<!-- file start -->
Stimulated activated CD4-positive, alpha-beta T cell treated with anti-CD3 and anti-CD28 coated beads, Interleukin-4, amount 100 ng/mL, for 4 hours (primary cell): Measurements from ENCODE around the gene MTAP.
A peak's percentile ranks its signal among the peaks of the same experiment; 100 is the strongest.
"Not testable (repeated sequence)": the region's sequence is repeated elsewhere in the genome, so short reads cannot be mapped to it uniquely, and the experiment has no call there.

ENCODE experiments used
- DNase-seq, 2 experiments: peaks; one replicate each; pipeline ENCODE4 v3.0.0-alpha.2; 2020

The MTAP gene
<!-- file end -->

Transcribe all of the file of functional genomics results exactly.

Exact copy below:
Stimulated activated CD4-positive, alpha-beta T cell treated with anti-CD3 and anti-CD28 coated beads, Interleukin-4, amount 100 ng/mL, for 4 hours (primary cell): Measurements from ENCODE around the gene MTAP.
A peak's percentile ranks its signal among the peaks of the same experiment; 100 is the strongest.
"Not testable (repeated sequence)": the region's sequence is repeated elsewhere in the genome, so short reads cannot be mapped to it uniquely, and the experiment has no call there.

ENCODE experiments used
- DNase-seq, 2 experiments: peaks; one replicate each; pipeline ENCODE4 v3.0.0-alpha.2; 2020

The MTAP gene